‘I don’t think I’m quite as Austrian as you are,’ a Tory minister said to me the other day. And I knew then that the party is doomed. It wasn’t what he said so much as the way that he said it: in the fond, amused, each-to-his-own tone you might use to dismiss a friend’s enthusiasm for Morris dancing or Napoleonic re-enactment or dogging…
But personally, I think free market economics (of the Austrian or any other classical liberal school) is far too important to be left to wonks, think-tankers and out-there right-wing commentators. So did Margaret Thatcher. ‘Hayek’s powerful Road to Serfdom left a permanent mark on my own political character, making me a long-term optimist for free enterprise and liberty,’ she said. And so did Ronald Reagan. Asked which philosophical thinker or writers had influenced his conduct as a leader, he replied: ‘I have read the economic views of von Mises and Hayek.’
Much has been made of the unfortunate fact that we now have a Conservative prime minister who doesn’t feel at all comfortable defending free markets. But the bigger problem is: nor do many of her juniors. I could name one or two exceptions: Jacob Rees-Mogg definitely gets it; so do Steve Baker, Kwasi Kwarteng, John Redwood and, I think, Priti Patel. But it’s not very encouraging. Not when you realise that it’s economics — and only economics — which will ultimately decide whether or not Jeremy Corbyn ever gets to become prime minister.
The reason for this is quite simple: when you have a resurgent opposition promising to make everything better by ending austerity, you need a counter-narrative compelling enough to make people vote for you rather than for the party that’s offering all that free jam. ‘Our free jam is more responsibly sourced’ is not a compelling argument. Nor is: ‘Look at our free-jam track record.’ Nor, for that matter, is: ‘Look at Venezuela. That’s how little jam you get under socialism.’ Nor ‘Here is a new report showing how guilty we are about some made up nonsense about jam injustice among ethnic minorities’. Nor even, I’m sorry to say, is: ‘The government doesn’t have a magic jam-making tree.’
It’s a shame the last argument hasn’t worked, because in essence it’s a very effective one. Rees-Mogg demonstrated this a few weeks back on Question Time, in response to a question about government spending. Patiently he pointed out that the government has no money of its own: only what it takes through taxation or borrows, with negative consequences either for the productive sector of the economy or for the future generations who are left on the hook. The audience got it: they clapped. Ordinary people are more intelligent than politicians give them credit for — but only if you present them with the arguments and the facts, not if you hold back for fear that it might confuse them.
But this government has a major problem with its ‘magic money tree’ defence of Conservatism. It hasn’t lived by this principle for a very long time. Nor does it even understand it, to judge by some of the eye-catching initiatives rolled out at conference this week: the bribes for students; the subsidies for home buyers… The way May’s Conservatives are carrying on, you’d think they imagined they were in possession of a fantastical arboreal structure with the power to generate free cash.
There’s a book just out which everyone in the Conservative party ought to read: Architect of Prosperity by Neil Monnery. It’s the biography of one of the 20th century’s greatest unsung heroes, Sir John Cowperthwaite, the financial secretary in the British colonial administration whose determinedly low-tax, regulation-light, fiscally austere regime put Hong Kong on its path to prosperity.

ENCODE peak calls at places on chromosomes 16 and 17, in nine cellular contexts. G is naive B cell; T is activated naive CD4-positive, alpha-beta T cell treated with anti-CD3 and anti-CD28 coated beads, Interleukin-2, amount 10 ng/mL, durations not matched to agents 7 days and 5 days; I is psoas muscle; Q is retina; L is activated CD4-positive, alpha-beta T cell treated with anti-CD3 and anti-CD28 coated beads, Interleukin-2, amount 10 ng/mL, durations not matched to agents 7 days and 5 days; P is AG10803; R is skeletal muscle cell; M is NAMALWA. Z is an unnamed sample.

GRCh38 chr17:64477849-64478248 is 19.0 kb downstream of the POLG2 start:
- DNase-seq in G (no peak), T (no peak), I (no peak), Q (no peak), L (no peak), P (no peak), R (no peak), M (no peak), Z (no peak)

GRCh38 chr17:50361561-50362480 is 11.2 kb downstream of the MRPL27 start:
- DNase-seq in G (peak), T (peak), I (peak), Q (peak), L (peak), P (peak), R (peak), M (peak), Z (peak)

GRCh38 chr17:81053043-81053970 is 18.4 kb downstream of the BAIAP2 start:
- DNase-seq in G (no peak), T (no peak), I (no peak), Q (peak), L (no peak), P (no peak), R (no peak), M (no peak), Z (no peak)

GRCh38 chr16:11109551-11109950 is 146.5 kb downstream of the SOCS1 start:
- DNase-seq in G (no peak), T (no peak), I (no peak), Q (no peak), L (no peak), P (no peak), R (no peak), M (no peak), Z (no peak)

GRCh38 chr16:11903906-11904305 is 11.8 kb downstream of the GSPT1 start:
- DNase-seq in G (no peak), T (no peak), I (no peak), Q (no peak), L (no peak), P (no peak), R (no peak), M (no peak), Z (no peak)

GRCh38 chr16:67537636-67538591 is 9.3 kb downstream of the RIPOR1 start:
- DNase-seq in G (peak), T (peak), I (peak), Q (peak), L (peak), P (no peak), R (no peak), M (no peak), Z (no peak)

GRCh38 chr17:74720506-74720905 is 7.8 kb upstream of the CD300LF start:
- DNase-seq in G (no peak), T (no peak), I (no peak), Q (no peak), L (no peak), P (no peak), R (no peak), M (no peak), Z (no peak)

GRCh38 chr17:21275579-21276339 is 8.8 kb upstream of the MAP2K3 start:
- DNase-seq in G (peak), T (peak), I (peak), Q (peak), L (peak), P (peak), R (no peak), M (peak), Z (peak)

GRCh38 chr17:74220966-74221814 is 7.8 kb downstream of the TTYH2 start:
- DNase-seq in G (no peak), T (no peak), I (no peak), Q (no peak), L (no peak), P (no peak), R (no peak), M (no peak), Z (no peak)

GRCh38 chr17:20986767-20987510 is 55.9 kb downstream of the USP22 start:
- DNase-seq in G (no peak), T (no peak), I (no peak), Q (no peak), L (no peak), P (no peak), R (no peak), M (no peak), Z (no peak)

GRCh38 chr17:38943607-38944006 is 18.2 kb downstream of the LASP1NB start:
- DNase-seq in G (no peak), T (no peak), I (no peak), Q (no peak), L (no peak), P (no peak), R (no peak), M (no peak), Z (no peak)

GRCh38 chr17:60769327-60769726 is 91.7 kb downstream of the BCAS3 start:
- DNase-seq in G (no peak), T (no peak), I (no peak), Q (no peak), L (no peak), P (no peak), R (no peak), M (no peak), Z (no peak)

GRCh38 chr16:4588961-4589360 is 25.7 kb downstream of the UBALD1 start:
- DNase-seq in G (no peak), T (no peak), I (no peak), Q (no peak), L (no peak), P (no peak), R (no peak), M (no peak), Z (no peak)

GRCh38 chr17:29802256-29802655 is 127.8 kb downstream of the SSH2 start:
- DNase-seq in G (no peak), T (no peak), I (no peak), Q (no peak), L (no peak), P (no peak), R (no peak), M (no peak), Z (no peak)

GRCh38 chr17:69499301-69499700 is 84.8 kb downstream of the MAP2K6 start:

Between 1960 and 1996, per capita income in Hong Kong rose from about one quarter of that in Britain to a third larger. As the economist Milton Friedman said: ‘It’s easy to state those figures. It is more difficult to realise their significance. Compare Britain, the source of the Industrial Revolution, the economic superpower of the 19th century, with Hong Kong, a spit of land, overpopulated and overcrowded, no resources except for a great harbour. Yet this spit of overcrowded land is able within four decades to provide its people with a level of income one third higher than that enjoyed by the residents of its mother country.’
So how did Cowperthwaite do it? Whenever his name is brandished by classical liberals, I’m disappointed by how often even those of a conservative disposition seek to explain away his achievements by pointing to the singularity of the Hong Kong Chinese character — their work ethic, their entrepreneurial spirit, their tolerance for a stripped-down welfare system which more pampered Britons could never accept.
Nonsense. This is just the ‘politics is the art of the possible’ excuse-making which has got the Conservatives into their current mess. The ‘big difference’, as Friedman went on to note in that speech, was ‘economic policy’.
And it wasn’t an economic policy that presented itself on a plate, just because Hong Kong is different. Every detail was argued, fought for, and hard won against the voices of those in the colonial administration, the Hong Kong business community and, especially, in Harold Wilson’s socialist Britain, who either considered the tax rate (initially 12.5 per cent; grudgingly increased under Cowperthwaite to a whopping 15 per cent) too low or government spending on infrastructure, housing and education inadequate.
Cowperthwaite, a classically trained economist, stuck to his guns. The Hong Kong economic miracle was only a ‘miracle’ if you believe economies grow and people prosper through magic. But actually it’s much more basic than that. There’s a simple formula — low tax, light regulation, spending within your means — which works in theory and works in practice. What a pity that the Conservatives have such difficulty understanding it.
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